# chemistry 6440 / 7440 introduction to molecular orbitals

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- Slide 1
- Chemistry 6440 / 7440 Introduction to Molecular Orbitals
- Slide 2
- Resources Grant and Richards, Chapter 2 Foresman and Frisch, Exploring Chemistry with Electronic Structure Methods (Gaussian Inc., 1996) Cramer, Chapter 4 Jensen, Chapter 3 Leach, Chapter 2 Ostlund and Szabo, Modern Quantum Chemistry (McGraw-Hill, 1982)
- Slide 3
- Potential Energy Surfaces molecular mechanics uses empirical functions for the interaction of atoms in molecules to calculate potential energy surfaces these interactions are due to the behavior of the electrons and nuclei electrons are too small and too light to be described by classical mechanics electrons need to be described by quantum mechanics accurate potential energy surfaces for molecules can be calculated using modern electronic structure methods
- Slide 4
- Schrdinger Equation H is the quantum mechanical Hamiltonian for the system (an operator containing derivatives) E is the energy of the system is the wavefunction (contains everything we are allowed to know about the system) | | 2 is the probability distribution of the particles (as probability distribution, | | 2 needs to be continuous, single valued and integrate to 1)
- Slide 5
- Hamiltonian for a Molecule kinetic energy of the electrons kinetic energy of the nuclei electrostatic interaction between the electrons and the nuclei electrostatic interaction between the electrons electrostatic interaction between the nuclei
- Slide 6
- Solving the Schrdinger Equation analytic solutions can be obtained only for very simple systems particle in a box, harmonic oscillator, hydrogen atom can be solved exactly need to make approximations so that molecules can be treated approximations are a trade off between ease of computation and accuracy of the result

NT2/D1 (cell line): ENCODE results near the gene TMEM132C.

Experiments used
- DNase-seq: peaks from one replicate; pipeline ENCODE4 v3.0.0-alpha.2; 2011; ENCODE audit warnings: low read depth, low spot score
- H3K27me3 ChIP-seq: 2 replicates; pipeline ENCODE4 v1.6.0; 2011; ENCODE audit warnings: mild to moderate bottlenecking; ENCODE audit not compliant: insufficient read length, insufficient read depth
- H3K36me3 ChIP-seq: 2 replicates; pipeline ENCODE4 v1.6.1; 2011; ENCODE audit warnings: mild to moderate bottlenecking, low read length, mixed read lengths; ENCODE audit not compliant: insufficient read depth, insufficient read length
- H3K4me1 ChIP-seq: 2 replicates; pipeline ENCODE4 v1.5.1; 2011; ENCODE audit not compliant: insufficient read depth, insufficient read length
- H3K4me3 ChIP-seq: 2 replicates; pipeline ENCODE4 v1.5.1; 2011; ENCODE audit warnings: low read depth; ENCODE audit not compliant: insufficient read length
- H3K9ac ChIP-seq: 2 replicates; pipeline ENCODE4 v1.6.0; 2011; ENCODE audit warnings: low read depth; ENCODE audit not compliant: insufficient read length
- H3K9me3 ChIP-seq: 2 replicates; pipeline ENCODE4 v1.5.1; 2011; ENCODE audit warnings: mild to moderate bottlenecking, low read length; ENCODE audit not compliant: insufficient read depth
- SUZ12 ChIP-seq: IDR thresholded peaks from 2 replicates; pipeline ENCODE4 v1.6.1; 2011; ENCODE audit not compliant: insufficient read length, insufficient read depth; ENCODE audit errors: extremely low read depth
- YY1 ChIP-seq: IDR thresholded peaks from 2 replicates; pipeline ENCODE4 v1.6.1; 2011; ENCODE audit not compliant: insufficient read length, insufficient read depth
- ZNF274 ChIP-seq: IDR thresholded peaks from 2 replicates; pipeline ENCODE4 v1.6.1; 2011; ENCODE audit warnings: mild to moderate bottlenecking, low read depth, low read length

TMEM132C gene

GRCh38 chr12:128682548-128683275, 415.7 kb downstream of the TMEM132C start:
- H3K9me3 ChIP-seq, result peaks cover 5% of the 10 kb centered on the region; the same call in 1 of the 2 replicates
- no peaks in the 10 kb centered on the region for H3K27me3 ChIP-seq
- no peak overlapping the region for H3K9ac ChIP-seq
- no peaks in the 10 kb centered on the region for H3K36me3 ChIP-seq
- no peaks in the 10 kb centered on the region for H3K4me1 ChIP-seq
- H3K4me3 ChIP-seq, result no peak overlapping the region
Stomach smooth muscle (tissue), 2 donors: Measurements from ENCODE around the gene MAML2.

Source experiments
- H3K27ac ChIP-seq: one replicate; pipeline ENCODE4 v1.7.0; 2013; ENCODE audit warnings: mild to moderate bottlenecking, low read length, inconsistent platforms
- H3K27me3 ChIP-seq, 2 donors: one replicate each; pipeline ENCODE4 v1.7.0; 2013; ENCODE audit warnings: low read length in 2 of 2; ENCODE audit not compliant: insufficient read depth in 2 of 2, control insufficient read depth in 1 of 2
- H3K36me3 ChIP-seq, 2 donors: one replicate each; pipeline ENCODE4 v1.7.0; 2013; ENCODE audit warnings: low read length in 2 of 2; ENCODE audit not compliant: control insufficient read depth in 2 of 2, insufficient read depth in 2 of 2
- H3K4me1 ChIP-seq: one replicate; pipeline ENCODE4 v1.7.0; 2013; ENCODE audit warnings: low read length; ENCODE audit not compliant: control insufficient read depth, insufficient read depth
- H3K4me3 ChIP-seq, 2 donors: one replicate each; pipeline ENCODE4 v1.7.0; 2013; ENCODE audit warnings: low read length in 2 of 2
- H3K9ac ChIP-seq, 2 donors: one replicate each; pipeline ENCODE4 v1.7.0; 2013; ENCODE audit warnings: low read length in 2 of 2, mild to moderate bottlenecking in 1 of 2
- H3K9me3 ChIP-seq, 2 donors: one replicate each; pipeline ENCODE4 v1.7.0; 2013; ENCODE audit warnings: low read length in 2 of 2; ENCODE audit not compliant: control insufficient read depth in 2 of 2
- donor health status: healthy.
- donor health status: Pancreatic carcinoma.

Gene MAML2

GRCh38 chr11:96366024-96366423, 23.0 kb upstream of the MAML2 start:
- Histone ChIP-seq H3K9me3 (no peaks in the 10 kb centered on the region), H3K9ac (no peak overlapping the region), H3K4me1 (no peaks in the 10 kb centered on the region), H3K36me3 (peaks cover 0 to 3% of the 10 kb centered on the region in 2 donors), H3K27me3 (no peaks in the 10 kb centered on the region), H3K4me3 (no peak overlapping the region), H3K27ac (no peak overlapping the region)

- Slide 7
- Expectation Values for every measurable property, we can construct an operator repeated measurements will give an average value of the operator the average value or expectation value of an operator can be calculated by:
- Slide 8
- Variational Theorem the expectation value of the Hamiltonian is the variational energy the variational energy is an upper bound to the lowest energy of the system any approximate wavefunction will yield an energy higher than the ground state energy parameters in an approximate wavefunction can be varied to minimize the E var this yields a better estimate of the ground state energy and a better approximation to the wavefunction
- Slide 9
- Born-Oppenheimer Approximation the nuclei are much heavier than the electrons and move more slowly than the electrons in the Born-Oppenheimer approximation, we freeze the nuclear positions, R nuc, and calculate the electronic wavefunction, el (r el ;R nuc ) and energy E(R nuc ) E(R nuc ) is the potential energy surface of the molecule (i.e. the energy as a function of the geometry) on this potential energy surface, we can treat the motion of the nuclei classically or quantum mechanically
- Slide 10
- Born-Oppenheimer Approximation freeze the nuclear positions (nuclear kinetic energy is zero in the electronic Hamiltonian) calculate the electronic wavefunction and energy E depends on the nuclear positions through the nuclear- electron attraction and nuclear-nuclear repulsion terms E = 0 corresponds to all particles at infinite separation
- Slide 11
- Nuclear motion on the Born-Oppenheimer surface Classical treatment of the nuclei (e,g. classical trajectories) Quantum treatment of the nuclei (e.g. molecular vibrations)
- Slide 12
- Hartree Approximation assume that a many electron wavefunction can be written as a product of one electron functions if we use the variational energy, solving the many electron Schrdinger equation is reduced to solving a series of one electron Schrdinger equations each electron interacts with the average distribution of the other electrons
- Slide 13
- Hartree-Fock Approximation the Pauli principle requires that a wavefunction for electrons must change sign when any two electrons are permuted since | (1,2)| 2 =| (2,1)| 2, (1,2)= (2,1) (minus sign for fermions) the Hartree-product wavefunction must be antisymmetrized can be done by writing the wavefunction as a determinant determinants change sign when any two columns are switched
- Slide 14